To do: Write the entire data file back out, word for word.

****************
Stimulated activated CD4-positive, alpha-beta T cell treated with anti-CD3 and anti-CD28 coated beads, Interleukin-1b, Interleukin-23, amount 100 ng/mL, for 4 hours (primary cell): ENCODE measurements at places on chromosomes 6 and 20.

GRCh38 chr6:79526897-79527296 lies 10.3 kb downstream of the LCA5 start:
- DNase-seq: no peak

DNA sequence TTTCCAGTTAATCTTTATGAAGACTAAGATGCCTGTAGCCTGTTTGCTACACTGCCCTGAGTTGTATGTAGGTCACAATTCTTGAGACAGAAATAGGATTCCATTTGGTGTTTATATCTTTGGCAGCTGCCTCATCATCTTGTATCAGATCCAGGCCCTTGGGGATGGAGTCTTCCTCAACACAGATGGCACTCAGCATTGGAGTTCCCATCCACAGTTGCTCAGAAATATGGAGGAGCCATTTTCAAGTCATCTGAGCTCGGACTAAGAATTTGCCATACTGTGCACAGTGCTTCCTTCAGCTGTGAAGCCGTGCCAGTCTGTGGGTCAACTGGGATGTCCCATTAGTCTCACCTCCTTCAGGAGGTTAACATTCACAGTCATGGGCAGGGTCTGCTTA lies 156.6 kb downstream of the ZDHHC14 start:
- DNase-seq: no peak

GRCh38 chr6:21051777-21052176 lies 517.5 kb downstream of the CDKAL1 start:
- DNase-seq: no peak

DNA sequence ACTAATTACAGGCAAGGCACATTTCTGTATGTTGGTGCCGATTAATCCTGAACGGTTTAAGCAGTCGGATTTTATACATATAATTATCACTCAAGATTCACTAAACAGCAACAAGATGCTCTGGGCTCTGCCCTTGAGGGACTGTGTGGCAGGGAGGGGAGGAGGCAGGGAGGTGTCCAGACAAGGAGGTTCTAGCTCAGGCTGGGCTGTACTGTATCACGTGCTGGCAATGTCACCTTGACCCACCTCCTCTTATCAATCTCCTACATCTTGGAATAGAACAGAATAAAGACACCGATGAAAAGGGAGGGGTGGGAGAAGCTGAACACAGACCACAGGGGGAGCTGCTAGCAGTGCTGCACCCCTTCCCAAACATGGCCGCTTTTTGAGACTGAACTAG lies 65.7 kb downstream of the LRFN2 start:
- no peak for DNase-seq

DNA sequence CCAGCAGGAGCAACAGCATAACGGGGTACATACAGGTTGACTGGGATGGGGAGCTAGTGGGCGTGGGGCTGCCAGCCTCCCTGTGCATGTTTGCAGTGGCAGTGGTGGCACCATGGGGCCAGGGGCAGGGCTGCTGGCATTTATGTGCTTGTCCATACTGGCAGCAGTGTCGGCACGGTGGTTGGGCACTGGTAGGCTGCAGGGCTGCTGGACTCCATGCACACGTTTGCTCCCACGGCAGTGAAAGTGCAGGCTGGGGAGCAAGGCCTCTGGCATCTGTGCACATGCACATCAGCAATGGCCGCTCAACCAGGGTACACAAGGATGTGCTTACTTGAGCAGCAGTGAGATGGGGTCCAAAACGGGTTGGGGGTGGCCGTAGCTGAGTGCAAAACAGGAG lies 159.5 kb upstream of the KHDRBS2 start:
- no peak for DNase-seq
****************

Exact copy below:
Stimulated activated CD4-positive, alpha-beta T cell treated with anti-CD3 and anti-CD28 coated beads, Interleukin-1b, Interleukin-23, amount 100 ng/mL, for 4 hours (primary cell): ENCODE measurements at places on chromosomes 6 and 20.

GRCh38 chr6:79526897-79527296 lies 10.3 kb downstream of the LCA5 start:
- DNase-seq: no peak

DNA sequence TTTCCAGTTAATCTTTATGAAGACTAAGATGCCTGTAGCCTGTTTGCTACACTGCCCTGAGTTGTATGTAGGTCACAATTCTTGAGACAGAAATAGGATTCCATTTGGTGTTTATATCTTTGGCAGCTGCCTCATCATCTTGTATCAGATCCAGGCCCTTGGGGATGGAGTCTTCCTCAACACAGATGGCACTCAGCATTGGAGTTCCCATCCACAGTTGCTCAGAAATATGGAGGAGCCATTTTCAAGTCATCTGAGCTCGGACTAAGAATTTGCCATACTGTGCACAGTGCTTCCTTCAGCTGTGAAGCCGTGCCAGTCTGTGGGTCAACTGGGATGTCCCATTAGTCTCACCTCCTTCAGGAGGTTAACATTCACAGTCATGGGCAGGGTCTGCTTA lies 156.6 kb downstream of the ZDHHC14 start:
- DNase-seq: no peak

GRCh38 chr6:21051777-21052176 lies 517.5 kb downstream of the CDKAL1 start:
- DNase-seq: no peak

DNA sequence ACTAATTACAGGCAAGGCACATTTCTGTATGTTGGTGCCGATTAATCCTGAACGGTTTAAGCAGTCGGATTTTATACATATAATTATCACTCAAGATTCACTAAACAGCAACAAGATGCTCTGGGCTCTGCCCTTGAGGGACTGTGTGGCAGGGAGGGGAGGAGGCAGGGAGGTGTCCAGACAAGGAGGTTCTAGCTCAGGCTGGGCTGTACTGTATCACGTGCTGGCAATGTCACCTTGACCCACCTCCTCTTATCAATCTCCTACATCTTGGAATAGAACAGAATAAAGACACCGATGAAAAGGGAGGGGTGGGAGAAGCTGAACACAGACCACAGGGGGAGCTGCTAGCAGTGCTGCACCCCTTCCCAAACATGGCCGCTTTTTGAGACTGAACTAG lies 65.7 kb downstream of the LRFN2 start:
- no peak for DNase-seq

DNA sequence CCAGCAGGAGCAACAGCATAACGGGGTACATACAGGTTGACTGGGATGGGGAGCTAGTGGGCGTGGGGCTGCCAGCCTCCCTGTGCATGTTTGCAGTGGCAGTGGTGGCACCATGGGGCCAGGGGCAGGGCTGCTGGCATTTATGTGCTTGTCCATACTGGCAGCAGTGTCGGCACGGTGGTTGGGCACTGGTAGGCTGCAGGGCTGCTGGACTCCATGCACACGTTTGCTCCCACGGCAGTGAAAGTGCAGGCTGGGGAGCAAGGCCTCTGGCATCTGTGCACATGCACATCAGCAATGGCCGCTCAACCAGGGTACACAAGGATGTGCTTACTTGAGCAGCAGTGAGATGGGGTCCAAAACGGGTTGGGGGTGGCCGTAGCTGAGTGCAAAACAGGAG lies 159.5 kb upstream of the KHDRBS2 start:
- no peak for DNase-seq